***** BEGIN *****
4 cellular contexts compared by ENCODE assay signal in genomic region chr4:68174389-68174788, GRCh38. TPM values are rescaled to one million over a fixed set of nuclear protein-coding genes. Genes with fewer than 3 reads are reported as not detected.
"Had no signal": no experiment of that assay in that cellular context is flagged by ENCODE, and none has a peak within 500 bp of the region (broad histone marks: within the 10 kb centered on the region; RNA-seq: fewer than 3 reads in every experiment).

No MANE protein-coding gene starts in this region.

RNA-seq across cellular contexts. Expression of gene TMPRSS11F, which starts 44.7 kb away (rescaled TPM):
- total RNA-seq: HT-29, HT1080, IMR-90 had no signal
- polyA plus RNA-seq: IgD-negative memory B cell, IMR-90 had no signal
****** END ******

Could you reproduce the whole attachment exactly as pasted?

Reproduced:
4 cellular contexts compared by ENCODE assay signal in genomic region chr4:68174389-68174788, GRCh38. TPM values are rescaled to one million over a fixed set of nuclear protein-coding genes. Genes with fewer than 3 reads are reported as not detected.
"Had no signal": no experiment of that assay in that cellular context is flagged by ENCODE, and none has a peak within 500 bp of the region (broad histone marks: within the 10 kb centered on the region; RNA-seq: fewer than 3 reads in every experiment).

No MANE protein-coding gene starts in this region.

RNA-seq across cellular contexts. Expression of gene TMPRSS11F, which starts 44.7 kb away (rescaled TPM):
- total RNA-seq: HT-29, HT1080, IMR-90 had no signal
- polyA plus RNA-seq: IgD-negative memory B cell, IMR-90 had no signal